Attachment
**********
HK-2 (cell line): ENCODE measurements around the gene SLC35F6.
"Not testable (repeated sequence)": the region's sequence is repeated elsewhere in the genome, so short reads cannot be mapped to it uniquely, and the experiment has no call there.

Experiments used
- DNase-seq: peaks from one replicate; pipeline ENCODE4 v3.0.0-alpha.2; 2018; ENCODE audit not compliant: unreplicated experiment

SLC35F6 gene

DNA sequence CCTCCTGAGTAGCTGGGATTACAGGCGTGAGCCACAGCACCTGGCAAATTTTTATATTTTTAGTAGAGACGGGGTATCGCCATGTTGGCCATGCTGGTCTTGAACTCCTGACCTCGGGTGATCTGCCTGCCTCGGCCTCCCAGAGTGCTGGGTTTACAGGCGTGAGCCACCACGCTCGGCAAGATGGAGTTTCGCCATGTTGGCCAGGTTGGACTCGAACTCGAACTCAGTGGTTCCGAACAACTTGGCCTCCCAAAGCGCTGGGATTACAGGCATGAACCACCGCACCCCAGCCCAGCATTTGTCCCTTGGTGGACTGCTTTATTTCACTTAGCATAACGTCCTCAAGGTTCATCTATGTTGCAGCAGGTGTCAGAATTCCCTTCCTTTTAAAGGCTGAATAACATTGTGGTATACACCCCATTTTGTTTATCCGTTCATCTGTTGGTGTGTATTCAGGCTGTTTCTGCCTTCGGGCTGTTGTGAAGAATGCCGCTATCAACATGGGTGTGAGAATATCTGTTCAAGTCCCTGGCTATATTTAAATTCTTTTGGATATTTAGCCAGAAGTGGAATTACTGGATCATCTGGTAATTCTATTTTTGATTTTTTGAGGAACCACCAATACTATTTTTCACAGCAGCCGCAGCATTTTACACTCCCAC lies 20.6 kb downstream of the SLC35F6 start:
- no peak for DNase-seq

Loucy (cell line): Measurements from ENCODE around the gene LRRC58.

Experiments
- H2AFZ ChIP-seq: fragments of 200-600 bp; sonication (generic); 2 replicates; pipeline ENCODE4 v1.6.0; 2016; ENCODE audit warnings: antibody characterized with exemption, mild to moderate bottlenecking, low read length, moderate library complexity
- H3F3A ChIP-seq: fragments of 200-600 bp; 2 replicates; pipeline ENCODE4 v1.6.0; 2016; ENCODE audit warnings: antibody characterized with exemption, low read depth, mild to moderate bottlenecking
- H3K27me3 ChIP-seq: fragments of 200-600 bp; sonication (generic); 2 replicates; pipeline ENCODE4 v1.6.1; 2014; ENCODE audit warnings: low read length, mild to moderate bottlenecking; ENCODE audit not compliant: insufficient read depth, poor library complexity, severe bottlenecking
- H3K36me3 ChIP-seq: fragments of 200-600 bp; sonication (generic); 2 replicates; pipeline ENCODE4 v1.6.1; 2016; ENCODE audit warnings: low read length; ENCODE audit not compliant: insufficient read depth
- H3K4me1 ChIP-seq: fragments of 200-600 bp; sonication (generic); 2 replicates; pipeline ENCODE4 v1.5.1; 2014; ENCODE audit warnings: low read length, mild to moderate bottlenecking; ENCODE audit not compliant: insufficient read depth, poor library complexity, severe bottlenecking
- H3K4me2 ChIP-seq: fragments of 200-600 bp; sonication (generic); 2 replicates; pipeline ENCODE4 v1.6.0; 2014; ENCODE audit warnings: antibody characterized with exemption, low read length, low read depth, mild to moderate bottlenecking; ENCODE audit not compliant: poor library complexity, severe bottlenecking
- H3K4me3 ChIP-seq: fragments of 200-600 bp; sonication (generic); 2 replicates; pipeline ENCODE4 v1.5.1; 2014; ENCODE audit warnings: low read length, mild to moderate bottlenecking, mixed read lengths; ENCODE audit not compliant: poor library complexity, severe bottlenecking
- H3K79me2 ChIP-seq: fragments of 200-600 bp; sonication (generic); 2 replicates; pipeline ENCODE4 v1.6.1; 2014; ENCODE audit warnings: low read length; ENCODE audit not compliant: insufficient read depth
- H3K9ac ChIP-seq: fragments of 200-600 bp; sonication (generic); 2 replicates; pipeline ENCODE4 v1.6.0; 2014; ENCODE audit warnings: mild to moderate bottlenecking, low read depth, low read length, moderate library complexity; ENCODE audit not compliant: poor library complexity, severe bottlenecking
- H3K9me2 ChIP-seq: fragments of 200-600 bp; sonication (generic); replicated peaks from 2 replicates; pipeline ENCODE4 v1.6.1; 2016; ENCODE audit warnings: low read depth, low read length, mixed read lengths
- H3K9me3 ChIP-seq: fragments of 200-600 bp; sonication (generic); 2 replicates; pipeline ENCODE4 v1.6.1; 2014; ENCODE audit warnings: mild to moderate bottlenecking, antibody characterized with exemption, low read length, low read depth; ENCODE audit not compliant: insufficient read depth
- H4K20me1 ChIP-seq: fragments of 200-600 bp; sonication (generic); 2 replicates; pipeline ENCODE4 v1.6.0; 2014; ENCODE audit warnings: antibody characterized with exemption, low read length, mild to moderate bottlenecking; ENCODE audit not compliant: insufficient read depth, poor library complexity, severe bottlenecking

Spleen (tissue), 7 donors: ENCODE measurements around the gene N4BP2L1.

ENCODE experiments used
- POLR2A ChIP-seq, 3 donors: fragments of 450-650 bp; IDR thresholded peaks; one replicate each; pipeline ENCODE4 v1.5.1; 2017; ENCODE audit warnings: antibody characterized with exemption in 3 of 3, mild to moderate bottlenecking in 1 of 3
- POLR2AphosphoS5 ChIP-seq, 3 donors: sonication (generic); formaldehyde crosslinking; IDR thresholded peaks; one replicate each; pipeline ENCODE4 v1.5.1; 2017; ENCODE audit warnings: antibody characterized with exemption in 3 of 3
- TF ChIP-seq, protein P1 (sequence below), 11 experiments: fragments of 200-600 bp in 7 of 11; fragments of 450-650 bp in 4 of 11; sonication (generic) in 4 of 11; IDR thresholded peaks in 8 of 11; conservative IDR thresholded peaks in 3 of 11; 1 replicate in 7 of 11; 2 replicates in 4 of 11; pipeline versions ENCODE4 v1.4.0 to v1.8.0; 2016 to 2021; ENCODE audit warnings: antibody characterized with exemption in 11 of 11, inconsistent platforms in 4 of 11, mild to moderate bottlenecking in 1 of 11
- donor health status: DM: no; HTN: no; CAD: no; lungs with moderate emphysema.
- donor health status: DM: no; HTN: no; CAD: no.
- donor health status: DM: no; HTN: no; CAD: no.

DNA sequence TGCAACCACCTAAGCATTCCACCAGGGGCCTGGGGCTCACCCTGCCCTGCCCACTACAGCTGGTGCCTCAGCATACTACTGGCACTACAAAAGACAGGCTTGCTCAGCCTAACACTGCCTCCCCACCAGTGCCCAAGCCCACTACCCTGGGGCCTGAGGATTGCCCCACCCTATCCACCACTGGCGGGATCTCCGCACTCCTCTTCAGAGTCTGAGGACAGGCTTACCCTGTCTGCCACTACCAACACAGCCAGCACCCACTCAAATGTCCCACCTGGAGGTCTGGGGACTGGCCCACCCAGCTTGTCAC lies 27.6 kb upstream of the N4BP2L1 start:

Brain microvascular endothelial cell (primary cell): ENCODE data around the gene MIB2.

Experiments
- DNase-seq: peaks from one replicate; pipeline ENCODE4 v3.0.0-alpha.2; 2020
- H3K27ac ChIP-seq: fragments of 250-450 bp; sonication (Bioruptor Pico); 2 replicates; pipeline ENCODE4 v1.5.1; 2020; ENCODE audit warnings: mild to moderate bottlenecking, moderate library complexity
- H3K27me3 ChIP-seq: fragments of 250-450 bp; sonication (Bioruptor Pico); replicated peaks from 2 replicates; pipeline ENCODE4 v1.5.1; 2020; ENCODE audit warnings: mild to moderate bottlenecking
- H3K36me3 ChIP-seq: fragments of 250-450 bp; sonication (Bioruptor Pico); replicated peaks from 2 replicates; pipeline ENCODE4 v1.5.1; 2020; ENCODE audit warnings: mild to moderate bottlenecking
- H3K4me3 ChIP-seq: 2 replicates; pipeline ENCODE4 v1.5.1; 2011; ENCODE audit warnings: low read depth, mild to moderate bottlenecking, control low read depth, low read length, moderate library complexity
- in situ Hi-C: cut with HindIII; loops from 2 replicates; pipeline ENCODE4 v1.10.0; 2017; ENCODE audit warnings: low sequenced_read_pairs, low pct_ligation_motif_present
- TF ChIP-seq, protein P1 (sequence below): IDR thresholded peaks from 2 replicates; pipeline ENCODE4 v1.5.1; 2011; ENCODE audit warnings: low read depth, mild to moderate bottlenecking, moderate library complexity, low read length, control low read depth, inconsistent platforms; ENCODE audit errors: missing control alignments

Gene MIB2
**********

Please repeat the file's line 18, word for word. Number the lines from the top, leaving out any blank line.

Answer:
- H3K9ac ChIP-seq: fragments of 200-600 bp; sonication (generic); 2 replicates; pipeline ENCODE4 v1.6.0; 2014; ENCODE audit warnings: mild to moderate bottlenecking, low read depth, low read length, moderate library complexity; ENCODE audit not compliant: poor library complexity, severe bottlenecking